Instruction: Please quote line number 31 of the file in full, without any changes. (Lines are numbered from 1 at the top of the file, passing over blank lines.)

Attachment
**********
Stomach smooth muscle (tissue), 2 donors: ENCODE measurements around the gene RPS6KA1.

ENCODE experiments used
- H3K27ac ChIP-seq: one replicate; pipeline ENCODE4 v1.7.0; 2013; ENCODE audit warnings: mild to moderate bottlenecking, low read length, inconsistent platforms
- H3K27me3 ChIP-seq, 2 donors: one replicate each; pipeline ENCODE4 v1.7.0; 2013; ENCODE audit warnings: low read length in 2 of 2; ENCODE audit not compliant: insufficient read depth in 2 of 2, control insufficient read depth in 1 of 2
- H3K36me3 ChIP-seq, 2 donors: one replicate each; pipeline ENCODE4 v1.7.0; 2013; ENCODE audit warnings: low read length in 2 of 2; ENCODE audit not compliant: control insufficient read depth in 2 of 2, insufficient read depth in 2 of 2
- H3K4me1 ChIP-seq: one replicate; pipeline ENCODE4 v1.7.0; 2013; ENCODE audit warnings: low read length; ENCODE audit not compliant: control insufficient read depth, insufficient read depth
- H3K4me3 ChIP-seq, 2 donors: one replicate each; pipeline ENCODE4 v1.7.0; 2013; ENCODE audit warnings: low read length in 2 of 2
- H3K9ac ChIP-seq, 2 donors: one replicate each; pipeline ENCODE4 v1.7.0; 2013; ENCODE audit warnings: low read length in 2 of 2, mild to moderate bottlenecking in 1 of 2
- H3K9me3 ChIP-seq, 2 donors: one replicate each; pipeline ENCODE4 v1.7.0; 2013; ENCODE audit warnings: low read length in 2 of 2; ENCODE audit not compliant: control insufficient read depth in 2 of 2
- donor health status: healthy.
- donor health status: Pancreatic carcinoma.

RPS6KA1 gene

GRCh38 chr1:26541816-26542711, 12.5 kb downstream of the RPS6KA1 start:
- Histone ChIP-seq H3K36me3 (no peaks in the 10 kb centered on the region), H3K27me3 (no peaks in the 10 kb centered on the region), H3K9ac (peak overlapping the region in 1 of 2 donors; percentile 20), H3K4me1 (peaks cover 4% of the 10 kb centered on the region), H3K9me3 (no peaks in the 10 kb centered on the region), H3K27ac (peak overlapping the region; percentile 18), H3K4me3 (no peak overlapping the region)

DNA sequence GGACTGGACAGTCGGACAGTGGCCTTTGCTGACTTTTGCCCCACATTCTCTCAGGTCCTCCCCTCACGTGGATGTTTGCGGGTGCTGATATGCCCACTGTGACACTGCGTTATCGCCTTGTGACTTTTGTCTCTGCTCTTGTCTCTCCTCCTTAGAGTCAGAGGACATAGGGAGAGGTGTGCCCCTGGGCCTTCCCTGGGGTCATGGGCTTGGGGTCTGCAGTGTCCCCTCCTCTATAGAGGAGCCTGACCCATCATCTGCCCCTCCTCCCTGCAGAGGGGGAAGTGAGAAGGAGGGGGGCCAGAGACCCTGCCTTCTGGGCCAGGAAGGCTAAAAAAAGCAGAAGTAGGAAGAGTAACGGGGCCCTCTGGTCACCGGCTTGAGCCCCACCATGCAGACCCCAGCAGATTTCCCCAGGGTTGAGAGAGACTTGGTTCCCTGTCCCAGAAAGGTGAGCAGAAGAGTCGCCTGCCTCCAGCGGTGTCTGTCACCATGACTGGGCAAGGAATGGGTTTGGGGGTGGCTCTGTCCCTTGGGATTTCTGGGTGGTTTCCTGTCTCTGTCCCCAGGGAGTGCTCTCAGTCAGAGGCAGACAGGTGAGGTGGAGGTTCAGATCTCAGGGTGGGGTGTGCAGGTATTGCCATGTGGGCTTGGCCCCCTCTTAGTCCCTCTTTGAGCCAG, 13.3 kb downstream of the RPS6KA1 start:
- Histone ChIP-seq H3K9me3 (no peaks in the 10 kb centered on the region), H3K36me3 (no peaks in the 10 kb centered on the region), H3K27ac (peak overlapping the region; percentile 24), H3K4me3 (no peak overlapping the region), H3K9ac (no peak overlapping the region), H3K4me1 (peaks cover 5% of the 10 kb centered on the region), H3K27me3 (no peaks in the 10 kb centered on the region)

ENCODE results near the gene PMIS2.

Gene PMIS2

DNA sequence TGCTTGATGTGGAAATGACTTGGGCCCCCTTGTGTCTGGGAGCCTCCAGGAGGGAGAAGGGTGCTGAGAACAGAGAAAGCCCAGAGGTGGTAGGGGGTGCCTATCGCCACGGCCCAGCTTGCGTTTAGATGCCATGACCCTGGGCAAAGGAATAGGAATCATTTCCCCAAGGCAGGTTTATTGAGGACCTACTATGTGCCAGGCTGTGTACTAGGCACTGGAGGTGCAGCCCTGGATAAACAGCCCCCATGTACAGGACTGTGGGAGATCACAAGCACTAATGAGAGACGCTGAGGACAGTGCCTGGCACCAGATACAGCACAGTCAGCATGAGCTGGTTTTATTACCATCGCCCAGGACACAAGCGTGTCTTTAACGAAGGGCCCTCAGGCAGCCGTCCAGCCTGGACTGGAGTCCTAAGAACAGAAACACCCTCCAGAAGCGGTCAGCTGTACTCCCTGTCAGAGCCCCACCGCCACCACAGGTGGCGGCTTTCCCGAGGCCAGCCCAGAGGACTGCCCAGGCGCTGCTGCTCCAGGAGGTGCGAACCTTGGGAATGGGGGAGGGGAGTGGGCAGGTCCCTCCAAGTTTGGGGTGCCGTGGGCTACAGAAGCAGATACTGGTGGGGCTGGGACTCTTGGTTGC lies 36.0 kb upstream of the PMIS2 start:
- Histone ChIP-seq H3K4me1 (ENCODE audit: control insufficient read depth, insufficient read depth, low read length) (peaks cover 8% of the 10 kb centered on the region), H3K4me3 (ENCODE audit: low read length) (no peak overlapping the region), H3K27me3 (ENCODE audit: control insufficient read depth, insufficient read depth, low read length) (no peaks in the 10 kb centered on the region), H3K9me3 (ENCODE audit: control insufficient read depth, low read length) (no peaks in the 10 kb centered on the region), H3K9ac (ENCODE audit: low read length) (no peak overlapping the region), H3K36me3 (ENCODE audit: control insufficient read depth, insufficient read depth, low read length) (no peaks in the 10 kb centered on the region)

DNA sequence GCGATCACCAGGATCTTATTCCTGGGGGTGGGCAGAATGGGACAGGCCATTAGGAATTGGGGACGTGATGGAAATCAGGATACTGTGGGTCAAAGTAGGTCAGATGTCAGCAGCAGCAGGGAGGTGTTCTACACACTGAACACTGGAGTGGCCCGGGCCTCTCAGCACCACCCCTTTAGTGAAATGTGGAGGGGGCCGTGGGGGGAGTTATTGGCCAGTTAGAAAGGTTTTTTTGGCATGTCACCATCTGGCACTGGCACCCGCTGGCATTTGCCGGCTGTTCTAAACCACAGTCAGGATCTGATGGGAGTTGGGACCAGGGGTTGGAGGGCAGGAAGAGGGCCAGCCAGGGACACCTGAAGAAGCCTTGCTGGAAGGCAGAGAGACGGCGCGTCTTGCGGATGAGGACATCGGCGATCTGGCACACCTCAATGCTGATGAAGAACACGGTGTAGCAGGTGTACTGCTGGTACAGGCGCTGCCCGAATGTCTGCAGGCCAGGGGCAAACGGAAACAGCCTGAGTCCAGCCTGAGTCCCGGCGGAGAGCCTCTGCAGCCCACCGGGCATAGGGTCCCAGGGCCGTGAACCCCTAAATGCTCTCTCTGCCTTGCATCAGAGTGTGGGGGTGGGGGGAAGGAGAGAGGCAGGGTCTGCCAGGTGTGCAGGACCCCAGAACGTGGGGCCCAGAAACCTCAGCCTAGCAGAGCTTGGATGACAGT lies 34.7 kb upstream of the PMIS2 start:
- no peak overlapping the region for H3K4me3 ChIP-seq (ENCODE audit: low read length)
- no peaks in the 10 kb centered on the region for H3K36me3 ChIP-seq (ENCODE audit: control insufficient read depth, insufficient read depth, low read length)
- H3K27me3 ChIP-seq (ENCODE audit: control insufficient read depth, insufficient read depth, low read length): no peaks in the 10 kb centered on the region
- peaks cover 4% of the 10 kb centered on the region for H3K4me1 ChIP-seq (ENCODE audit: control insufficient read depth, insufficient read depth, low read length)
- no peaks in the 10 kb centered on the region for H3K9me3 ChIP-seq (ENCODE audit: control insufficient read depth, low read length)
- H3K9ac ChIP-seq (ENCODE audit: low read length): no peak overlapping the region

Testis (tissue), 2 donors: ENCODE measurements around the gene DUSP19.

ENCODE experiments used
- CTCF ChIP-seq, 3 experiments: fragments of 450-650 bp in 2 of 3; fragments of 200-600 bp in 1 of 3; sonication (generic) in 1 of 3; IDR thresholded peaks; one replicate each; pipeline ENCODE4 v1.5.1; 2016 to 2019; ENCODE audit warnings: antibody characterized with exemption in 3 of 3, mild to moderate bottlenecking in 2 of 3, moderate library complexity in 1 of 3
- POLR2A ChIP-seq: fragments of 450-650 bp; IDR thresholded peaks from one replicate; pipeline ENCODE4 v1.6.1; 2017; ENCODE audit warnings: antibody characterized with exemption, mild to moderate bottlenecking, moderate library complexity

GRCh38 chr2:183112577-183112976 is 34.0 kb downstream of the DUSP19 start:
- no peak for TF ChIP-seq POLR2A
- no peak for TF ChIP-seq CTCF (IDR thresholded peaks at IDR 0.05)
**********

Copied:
- POLR2A ChIP-seq: fragments of 450-650 bp; IDR thresholded peaks from one replicate; pipeline ENCODE4 v1.6.1; 2017; ENCODE audit warnings: antibody characterized with exemption, mild to moderate bottlenecking, moderate library complexity